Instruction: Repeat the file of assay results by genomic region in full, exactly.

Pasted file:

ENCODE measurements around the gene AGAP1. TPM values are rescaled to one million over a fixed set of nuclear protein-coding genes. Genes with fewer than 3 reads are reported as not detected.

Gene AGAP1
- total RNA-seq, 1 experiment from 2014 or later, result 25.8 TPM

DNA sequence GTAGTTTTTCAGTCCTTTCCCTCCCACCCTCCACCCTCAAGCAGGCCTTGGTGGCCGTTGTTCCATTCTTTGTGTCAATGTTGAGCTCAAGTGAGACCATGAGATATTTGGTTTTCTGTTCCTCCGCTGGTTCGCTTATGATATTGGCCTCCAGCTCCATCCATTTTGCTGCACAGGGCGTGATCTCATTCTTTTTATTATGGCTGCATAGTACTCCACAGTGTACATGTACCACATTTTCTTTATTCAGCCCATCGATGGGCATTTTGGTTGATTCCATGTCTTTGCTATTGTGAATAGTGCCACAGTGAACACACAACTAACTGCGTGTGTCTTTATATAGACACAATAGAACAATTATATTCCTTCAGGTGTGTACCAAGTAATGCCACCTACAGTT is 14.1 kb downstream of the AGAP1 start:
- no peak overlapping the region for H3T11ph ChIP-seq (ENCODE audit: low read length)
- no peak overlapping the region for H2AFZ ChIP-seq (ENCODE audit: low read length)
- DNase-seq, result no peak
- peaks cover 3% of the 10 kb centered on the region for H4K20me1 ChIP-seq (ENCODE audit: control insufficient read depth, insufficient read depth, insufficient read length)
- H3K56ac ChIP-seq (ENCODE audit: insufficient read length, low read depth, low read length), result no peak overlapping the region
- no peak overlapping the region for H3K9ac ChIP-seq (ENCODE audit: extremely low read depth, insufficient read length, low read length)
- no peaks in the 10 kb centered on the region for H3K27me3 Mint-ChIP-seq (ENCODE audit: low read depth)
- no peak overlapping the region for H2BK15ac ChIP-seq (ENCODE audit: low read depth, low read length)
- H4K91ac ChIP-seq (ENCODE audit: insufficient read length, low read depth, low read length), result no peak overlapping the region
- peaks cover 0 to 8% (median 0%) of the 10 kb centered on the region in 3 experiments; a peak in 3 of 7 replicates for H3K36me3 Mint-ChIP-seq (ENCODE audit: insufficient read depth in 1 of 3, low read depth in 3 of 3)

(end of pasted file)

ENCODE measurements around the gene AGAP1. TPM values are rescaled to one million over a fixed set of nuclear protein-coding genes. Genes with fewer than 3 reads are reported as not detected.

Gene AGAP1
- total RNA-seq, 1 experiment from 2014 or later, result 25.8 TPM

DNA sequence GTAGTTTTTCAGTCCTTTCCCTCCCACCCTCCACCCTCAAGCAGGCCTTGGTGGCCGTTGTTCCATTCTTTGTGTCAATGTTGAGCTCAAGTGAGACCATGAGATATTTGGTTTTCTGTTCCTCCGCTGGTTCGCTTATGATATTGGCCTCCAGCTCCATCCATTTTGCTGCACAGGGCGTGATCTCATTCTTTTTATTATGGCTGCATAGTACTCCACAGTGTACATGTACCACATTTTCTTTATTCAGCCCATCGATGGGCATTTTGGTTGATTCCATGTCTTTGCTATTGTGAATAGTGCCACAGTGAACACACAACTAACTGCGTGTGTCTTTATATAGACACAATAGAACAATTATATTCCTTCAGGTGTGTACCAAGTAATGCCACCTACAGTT is 14.1 kb downstream of the AGAP1 start:
- no peak overlapping the region for H3T11ph ChIP-seq (ENCODE audit: low read length)
- no peak overlapping the region for H2AFZ ChIP-seq (ENCODE audit: low read length)
- DNase-seq, result no peak
- peaks cover 3% of the 10 kb centered on the region for H4K20me1 ChIP-seq (ENCODE audit: control insufficient read depth, insufficient read depth, insufficient read length)
- H3K56ac ChIP-seq (ENCODE audit: insufficient read length, low read depth, low read length), result no peak overlapping the region
- no peak overlapping the region for H3K9ac ChIP-seq (ENCODE audit: extremely low read depth, insufficient read length, low read length)
- no peaks in the 10 kb centered on the region for H3K27me3 Mint-ChIP-seq (ENCODE audit: low read depth)
- no peak overlapping the region for H2BK15ac ChIP-seq (ENCODE audit: low read depth, low read length)
- H4K91ac ChIP-seq (ENCODE audit: insufficient read length, low read depth, low read length), result no peak overlapping the region
- peaks cover 0 to 8% (median 0%) of the 10 kb centered on the region in 3 experiments; a peak in 3 of 7 replicates for H3K36me3 Mint-ChIP-seq (ENCODE audit: insufficient read depth in 1 of 3, low read depth in 3 of 3)